Spain-Croatia was the game of the tournament for all of an hour or so. Switzerland’s upset of France—and the twists involved—made for an unforgettable result.
An extraordinary day of football ended in the most extraordinary way, with the exit of the Euro 2020 favorite and reigning World Cup champion, France, in a penalty shootout, at the hands of Switzerland. Kylian Mbappé, charged with taking the fifth penalty to extend the shootout following a 3–3 draw through regulation and extra time, saw his effort saved by Yann Sommer, with the Swiss goalkeeper diving to his right to paw the ball away and a moment that instantly became iconic. But those are bald statements that do nothing to capture a game of incredible twists and drama. France, the most solid and pragmatic of sides, led 3–1 with nine minutes remaining in regular time, and yet it is Switzerland that advances to the quarterfinal to face Spain, whose 5–3, extra-time victory over Croatia turned out to be only the second-most ludicrous game of the day.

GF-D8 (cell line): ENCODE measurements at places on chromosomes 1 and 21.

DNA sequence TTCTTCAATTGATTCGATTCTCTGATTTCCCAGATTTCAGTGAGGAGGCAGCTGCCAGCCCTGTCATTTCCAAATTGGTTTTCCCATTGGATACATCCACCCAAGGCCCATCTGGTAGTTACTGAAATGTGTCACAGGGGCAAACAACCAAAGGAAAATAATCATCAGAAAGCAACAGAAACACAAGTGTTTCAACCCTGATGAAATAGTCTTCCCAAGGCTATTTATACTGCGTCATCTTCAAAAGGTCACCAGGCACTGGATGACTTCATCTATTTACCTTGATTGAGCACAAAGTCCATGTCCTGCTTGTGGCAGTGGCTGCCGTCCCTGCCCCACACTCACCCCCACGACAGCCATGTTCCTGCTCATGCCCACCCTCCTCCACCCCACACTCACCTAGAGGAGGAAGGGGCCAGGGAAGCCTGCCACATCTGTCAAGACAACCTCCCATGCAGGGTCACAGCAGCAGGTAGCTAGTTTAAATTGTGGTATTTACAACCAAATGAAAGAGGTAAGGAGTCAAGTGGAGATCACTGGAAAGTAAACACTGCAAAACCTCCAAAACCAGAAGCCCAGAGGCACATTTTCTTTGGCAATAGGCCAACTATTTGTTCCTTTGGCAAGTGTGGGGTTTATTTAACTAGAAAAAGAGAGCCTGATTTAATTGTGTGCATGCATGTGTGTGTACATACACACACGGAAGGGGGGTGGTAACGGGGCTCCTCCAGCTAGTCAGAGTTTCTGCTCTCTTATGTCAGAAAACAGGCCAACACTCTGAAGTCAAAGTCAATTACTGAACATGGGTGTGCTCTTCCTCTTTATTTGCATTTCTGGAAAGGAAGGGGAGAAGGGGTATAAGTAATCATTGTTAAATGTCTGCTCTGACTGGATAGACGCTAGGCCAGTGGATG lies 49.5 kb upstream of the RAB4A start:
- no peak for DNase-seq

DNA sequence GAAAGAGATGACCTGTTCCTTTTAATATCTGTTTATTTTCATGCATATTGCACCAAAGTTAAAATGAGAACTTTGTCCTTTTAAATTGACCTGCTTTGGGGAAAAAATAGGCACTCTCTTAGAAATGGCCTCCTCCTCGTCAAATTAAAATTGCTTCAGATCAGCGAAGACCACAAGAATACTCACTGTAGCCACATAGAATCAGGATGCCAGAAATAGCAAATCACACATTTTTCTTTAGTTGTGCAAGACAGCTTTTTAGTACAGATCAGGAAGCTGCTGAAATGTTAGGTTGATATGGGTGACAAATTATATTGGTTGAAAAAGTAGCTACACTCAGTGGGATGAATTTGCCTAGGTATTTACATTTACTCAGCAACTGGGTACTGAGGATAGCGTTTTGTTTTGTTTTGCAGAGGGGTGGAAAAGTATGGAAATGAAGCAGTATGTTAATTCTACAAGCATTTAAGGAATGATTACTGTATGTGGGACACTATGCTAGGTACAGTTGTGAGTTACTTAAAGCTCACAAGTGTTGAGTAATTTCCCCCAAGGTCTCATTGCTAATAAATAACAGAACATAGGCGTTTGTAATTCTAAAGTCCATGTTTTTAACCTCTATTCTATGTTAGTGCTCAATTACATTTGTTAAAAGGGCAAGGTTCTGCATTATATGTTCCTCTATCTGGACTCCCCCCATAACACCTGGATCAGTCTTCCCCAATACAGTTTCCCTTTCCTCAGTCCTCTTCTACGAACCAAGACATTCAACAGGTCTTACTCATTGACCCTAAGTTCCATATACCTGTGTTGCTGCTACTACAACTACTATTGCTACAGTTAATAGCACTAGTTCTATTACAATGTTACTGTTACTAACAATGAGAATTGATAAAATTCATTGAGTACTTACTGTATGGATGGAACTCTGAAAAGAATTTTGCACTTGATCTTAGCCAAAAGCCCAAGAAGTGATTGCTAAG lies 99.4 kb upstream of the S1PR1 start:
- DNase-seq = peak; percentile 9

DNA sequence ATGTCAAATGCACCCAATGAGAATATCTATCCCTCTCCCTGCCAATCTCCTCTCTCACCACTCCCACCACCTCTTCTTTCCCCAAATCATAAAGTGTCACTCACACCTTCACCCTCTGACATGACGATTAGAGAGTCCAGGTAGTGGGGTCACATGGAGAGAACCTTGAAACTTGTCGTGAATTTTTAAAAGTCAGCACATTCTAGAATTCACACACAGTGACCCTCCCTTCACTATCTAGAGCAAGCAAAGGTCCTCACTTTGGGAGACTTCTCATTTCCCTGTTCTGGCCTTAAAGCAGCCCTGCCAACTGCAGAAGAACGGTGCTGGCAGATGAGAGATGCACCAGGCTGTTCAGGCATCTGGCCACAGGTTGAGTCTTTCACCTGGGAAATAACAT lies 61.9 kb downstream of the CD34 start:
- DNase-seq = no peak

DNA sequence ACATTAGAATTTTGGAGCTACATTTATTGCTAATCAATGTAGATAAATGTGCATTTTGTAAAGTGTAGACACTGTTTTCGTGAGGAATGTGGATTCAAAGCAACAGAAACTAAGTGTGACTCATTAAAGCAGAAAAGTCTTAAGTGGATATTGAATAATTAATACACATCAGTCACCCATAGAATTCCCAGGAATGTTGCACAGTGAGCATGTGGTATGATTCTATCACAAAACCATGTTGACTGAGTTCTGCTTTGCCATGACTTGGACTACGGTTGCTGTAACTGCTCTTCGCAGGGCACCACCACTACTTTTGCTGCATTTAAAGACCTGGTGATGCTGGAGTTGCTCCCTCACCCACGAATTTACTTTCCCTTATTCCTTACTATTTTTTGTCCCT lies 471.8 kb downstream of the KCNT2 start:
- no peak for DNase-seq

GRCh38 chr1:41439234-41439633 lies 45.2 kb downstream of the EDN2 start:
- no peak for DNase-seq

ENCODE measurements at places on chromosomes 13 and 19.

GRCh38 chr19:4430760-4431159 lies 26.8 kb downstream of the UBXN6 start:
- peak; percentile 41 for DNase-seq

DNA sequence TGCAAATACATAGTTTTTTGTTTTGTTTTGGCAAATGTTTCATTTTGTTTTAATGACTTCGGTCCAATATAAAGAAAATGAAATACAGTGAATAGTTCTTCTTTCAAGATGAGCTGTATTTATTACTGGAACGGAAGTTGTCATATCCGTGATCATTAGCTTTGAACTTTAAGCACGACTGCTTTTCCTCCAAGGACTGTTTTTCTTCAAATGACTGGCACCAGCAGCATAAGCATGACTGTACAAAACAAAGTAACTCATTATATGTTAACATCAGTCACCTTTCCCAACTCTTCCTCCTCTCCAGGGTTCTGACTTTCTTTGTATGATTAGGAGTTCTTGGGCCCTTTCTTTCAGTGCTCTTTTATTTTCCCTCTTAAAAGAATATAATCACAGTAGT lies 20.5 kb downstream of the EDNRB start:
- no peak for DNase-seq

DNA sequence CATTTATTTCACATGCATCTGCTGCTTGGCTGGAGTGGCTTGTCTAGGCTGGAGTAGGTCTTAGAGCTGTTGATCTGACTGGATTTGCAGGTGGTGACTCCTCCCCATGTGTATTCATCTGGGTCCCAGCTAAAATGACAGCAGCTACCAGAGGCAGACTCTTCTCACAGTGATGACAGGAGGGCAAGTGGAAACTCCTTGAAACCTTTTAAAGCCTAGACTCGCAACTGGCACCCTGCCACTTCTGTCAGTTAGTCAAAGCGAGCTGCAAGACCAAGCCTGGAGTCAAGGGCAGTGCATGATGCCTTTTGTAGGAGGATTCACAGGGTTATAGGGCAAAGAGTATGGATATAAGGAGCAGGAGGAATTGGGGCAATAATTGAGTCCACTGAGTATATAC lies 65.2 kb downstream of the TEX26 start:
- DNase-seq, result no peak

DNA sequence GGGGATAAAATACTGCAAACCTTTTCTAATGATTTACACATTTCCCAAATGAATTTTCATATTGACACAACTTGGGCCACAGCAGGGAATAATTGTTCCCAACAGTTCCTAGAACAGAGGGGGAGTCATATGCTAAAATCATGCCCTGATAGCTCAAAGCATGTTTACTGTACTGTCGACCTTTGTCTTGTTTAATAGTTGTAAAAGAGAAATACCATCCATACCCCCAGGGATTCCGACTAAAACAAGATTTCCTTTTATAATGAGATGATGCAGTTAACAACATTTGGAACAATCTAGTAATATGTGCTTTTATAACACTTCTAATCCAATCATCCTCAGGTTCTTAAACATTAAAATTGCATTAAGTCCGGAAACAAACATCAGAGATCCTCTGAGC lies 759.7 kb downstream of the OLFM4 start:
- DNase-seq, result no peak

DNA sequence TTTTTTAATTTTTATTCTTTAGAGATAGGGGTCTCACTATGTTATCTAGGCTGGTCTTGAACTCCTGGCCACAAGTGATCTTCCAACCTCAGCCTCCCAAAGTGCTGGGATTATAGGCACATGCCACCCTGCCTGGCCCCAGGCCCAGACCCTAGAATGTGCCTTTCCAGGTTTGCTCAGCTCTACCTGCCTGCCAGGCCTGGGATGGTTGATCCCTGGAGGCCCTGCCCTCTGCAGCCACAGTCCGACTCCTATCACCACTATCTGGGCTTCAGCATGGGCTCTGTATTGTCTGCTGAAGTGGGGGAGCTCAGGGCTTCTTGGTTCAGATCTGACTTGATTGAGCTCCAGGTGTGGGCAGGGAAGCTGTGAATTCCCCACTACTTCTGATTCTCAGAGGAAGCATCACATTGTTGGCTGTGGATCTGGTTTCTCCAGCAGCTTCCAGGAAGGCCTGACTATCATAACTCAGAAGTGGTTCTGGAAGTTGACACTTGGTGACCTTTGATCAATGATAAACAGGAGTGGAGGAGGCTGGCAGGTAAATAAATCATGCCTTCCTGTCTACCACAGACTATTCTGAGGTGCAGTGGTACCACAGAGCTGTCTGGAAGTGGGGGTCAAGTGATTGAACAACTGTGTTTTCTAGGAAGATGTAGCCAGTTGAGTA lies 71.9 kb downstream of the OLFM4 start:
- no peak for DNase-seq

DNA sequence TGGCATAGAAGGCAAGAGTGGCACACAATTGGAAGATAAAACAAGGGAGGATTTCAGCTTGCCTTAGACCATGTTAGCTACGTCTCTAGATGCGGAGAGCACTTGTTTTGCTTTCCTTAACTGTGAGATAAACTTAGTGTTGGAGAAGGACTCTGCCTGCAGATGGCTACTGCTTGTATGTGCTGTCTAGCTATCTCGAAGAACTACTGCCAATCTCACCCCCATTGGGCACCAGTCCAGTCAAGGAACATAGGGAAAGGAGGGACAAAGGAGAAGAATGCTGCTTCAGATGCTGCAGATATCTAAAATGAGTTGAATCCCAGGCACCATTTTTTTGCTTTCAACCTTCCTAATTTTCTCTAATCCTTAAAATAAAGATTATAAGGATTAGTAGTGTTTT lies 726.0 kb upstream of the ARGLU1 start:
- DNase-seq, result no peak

Didier Deschamps’s France has never been easy to work out. Its defining quality has been its capacity to win without convincing. It specializes in playing within itself, grinding out games, until it comes under pressure and suddenly comes alive to do just enough. It frustrates neutrals by seeming always to offer something more than it delivers. And Monday, it paid the price. It seemed like it had done enough and then stopped, but it turned out it had not. Granit Xhaka and Steven Zuber were brilliant and Haris Seferović and Mario Gavranović each had a goal left in them. What had looked like another slightly unsatisfactory France win became perhaps the greatest night in Switzerland’s football history.
But even by France’s standards, this was extraordinary, a game that made very little sense, that was lost and won, and tossed away again. For 55 minutes France was dreadful. The world champion was facing the exit. And then in the space of just over four minutes, Hugo Lloris saved a penalty and Karim Benzema, whose recall to the France squad was so controversial, scored twice.